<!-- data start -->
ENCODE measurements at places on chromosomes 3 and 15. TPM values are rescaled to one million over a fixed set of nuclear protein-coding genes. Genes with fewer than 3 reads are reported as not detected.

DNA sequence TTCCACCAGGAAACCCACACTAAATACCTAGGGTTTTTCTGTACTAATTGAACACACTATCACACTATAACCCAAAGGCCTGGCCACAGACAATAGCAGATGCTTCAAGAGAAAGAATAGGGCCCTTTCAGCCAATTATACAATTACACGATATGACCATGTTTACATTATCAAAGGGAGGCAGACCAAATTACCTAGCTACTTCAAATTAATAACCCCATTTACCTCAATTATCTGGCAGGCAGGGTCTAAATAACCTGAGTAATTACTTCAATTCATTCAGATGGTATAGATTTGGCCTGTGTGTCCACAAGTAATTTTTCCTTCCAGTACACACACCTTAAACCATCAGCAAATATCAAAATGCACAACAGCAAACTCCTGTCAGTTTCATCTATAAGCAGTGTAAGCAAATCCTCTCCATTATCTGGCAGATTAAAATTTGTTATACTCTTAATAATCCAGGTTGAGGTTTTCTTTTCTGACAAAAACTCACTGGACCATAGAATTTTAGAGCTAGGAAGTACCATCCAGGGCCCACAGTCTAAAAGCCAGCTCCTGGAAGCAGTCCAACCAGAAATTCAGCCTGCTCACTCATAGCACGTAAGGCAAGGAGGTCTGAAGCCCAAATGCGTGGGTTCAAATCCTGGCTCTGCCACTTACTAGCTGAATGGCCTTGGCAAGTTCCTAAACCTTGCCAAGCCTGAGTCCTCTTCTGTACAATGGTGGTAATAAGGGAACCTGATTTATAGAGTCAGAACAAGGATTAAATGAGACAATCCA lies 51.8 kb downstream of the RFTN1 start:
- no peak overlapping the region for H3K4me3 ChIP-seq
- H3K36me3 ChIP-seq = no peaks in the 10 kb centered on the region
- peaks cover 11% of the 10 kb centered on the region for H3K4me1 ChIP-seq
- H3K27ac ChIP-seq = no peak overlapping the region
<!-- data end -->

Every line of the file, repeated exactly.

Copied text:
ENCODE measurements at places on chromosomes 3 and 15. TPM values are rescaled to one million over a fixed set of nuclear protein-coding genes. Genes with fewer than 3 reads are reported as not detected.

DNA sequence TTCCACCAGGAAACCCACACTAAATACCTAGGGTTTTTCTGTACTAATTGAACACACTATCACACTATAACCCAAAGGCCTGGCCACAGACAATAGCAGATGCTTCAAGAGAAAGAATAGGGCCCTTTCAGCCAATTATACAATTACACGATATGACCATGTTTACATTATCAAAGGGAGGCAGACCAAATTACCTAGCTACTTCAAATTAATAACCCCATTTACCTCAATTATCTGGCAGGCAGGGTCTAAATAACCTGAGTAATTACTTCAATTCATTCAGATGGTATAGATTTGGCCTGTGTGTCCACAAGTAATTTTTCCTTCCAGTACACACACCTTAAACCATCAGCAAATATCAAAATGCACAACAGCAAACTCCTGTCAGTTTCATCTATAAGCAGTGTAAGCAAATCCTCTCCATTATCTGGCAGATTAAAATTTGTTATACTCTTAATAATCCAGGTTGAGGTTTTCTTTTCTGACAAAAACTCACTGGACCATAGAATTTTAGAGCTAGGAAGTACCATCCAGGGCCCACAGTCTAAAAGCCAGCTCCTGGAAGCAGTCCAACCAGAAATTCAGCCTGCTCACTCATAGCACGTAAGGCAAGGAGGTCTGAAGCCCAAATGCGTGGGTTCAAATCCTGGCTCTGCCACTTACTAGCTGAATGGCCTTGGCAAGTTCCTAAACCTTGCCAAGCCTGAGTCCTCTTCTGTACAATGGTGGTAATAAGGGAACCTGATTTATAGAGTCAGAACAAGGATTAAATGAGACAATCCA lies 51.8 kb downstream of the RFTN1 start:
- no peak overlapping the region for H3K4me3 ChIP-seq
- H3K36me3 ChIP-seq = no peaks in the 10 kb centered on the region
- peaks cover 11% of the 10 kb centered on the region for H3K4me1 ChIP-seq
- H3K27ac ChIP-seq = no peak overlapping the region